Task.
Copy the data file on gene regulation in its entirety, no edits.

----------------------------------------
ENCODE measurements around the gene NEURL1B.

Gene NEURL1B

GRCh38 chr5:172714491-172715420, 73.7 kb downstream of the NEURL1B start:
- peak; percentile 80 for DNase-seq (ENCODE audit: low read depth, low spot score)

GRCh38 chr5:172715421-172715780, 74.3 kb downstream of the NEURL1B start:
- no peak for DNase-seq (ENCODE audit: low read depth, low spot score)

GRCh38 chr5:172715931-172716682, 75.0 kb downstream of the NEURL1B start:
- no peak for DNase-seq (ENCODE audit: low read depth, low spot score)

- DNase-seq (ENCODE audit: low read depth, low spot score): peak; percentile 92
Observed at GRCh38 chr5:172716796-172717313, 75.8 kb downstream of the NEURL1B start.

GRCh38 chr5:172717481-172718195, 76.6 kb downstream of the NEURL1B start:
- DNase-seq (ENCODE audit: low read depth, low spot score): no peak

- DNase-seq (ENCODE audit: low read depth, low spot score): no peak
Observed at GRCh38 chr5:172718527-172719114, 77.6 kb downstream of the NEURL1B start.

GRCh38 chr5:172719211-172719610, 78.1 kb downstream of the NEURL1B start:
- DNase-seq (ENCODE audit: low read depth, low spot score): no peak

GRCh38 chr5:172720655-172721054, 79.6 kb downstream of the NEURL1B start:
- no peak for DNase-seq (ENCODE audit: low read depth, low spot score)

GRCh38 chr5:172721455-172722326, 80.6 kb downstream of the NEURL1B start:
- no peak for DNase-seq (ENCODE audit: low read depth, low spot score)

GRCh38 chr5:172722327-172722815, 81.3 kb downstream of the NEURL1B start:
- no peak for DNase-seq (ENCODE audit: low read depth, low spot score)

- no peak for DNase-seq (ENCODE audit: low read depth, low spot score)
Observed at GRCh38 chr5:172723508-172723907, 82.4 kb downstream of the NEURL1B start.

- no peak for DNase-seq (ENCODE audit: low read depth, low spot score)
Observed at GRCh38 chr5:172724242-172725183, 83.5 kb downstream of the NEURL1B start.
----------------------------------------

ENCODE measurements around the gene NEURL1B.

Gene NEURL1B

GRCh38 chr5:172714491-172715420, 73.7 kb downstream of the NEURL1B start:
- peak; percentile 80 for DNase-seq (ENCODE audit: low read depth, low spot score)

GRCh38 chr5:172715421-172715780, 74.3 kb downstream of the NEURL1B start:
- no peak for DNase-seq (ENCODE audit: low read depth, low spot score)

GRCh38 chr5:172715931-172716682, 75.0 kb downstream of the NEURL1B start:
- no peak for DNase-seq (ENCODE audit: low read depth, low spot score)

- DNase-seq (ENCODE audit: low read depth, low spot score): peak; percentile 92
Observed at GRCh38 chr5:172716796-172717313, 75.8 kb downstream of the NEURL1B start.

GRCh38 chr5:172717481-172718195, 76.6 kb downstream of the NEURL1B start:
- DNase-seq (ENCODE audit: low read depth, low spot score): no peak

- DNase-seq (ENCODE audit: low read depth, low spot score): no peak
Observed at GRCh38 chr5:172718527-172719114, 77.6 kb downstream of the NEURL1B start.

GRCh38 chr5:172719211-172719610, 78.1 kb downstream of the NEURL1B start:
- DNase-seq (ENCODE audit: low read depth, low spot score): no peak

GRCh38 chr5:172720655-172721054, 79.6 kb downstream of the NEURL1B start:
- no peak for DNase-seq (ENCODE audit: low read depth, low spot score)

GRCh38 chr5:172721455-172722326, 80.6 kb downstream of the NEURL1B start:
- no peak for DNase-seq (ENCODE audit: low read depth, low spot score)

GRCh38 chr5:172722327-172722815, 81.3 kb downstream of the NEURL1B start:
- no peak for DNase-seq (ENCODE audit: low read depth, low spot score)

- no peak for DNase-seq (ENCODE audit: low read depth, low spot score)
Observed at GRCh38 chr5:172723508-172723907, 82.4 kb downstream of the NEURL1B start.

- no peak for DNase-seq (ENCODE audit: low read depth, low spot score)
Observed at GRCh38 chr5:172724242-172725183, 83.5 kb downstream of the NEURL1B start.